Entries by TrappCraig

The Catholic Church and Cremation

For most of its 2,000-year history, cremation was forbidden by the Catholic Church. This teaching was born of historical context as well as biblical interpretation. In early times, Romans cremated their dead as a rejection of an afterlife, a direct contradiction to the Christian hope of resurrection. Therefore, cremation was associated with pagans and Christians […]

A Work of Human Hands – Trappist Caskets and Urns

For Trappists, death is understood as a natural part of life. The beauty with which God bestows upon the earth is subject to the burden of time. Seasons change, tides rise and fall, morning light dims with night. Such occurrences remind the monks to reverently regard human life in its own cyclical reality, both as […]

From Ireland to Iowa: The Trappist Monks of New Melleray Abbey

The Trappist monks, belonging to the Order of Cistercians of the Strict Observance, share a rich history that spans sixteen hundred years. From arid Egyptian deserts to green pastures of Ireland, monks have prayed, studied, and worked together for centuries. After the fall of the Roman Empire and the ensuing period of unrest in the […]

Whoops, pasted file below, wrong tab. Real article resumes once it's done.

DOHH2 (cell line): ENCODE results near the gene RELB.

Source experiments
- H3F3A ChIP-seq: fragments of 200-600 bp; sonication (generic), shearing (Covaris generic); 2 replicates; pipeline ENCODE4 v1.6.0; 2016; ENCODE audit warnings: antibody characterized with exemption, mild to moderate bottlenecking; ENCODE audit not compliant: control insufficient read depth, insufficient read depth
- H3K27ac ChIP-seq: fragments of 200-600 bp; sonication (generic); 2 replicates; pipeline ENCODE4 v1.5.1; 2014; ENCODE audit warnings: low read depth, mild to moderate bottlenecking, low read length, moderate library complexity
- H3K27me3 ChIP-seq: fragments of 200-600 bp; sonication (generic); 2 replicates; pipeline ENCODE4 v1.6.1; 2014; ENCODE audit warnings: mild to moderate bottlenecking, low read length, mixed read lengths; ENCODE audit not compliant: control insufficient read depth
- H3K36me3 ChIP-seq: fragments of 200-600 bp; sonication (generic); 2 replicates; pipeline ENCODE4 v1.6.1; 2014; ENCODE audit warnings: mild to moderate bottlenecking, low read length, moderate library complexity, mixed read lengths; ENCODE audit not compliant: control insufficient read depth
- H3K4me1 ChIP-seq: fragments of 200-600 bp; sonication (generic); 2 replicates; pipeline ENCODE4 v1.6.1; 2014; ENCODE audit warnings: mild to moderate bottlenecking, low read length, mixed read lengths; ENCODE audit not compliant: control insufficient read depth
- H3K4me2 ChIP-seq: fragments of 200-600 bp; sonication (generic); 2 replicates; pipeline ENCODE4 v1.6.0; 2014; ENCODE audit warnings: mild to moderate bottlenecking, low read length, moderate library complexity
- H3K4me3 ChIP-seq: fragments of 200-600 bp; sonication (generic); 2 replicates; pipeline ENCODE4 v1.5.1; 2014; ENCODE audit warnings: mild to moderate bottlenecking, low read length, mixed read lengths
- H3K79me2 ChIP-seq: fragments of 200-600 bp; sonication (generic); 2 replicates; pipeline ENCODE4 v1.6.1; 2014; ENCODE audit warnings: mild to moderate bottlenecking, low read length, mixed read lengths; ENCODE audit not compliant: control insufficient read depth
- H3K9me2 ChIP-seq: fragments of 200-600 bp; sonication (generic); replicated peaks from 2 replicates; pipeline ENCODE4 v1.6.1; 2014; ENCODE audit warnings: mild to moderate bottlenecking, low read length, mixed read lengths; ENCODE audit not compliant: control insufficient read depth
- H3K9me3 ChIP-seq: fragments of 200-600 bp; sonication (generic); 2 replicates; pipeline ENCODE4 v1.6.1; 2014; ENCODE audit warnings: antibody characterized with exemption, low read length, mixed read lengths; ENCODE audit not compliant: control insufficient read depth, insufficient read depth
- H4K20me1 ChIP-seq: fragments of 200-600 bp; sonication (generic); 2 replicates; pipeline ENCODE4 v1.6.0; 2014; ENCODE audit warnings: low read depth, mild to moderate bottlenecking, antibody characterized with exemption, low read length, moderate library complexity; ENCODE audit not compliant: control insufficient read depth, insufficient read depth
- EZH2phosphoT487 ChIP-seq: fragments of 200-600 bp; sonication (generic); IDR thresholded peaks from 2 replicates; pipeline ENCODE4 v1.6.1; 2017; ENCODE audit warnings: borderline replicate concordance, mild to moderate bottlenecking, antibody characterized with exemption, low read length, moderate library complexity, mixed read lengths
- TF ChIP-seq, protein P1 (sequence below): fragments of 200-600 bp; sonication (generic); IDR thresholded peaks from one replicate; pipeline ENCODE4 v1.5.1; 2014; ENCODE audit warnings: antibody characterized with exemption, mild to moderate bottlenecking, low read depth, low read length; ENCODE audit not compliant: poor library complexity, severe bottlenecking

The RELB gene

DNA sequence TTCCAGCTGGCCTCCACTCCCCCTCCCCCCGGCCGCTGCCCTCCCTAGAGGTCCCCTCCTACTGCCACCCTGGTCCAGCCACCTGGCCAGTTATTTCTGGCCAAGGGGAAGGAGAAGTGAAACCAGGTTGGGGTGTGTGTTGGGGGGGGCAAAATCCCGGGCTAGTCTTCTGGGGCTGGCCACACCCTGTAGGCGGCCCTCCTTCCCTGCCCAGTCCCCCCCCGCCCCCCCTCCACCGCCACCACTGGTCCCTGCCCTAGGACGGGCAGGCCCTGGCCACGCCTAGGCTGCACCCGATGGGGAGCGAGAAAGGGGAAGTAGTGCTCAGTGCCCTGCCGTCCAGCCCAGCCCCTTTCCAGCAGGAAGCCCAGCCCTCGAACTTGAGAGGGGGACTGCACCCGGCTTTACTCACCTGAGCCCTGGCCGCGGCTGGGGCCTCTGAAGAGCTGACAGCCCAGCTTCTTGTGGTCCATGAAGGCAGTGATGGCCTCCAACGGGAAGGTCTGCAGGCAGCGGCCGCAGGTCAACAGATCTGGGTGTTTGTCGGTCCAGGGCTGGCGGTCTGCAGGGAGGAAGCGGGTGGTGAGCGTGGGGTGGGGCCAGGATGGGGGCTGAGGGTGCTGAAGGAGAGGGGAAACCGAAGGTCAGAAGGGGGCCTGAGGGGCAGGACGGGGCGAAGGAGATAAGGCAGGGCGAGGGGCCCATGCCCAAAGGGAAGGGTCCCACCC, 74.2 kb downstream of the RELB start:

What is Monasticism?

The concept of monasticism is ancient and is found in many religions and philosophies. In the centuries immediately before Christ, Hinduism, Buddhism, and Judaism all developed alternative styles of life which involved renouncing the world in some ways, in order to seek liberation or purification or union with God, sometimes as a solitary ascetic, sometimes […]

Organic Garden at New Melleray Abbey

From the very beginning agriculture has been an integral part of our Cistercian monasteries. The monks of New Melleray have always lived close to the land. While today we lease our crop land to local farmers, we still can enjoy the rich experience of growing food for our own table and for the guesthouse dining […]

Famous Monks – St. Benedict

St. Benedict’s Rule for Monasteries (RB) was not the only monastic Rule available in the sixth century, but it was the most livable for people of ordinary strength. From his own experience and from the tradition of Egyptian monasticism, Benedict absorbed the authentic monastic spirit of seeking God in community. He was able to articulate […]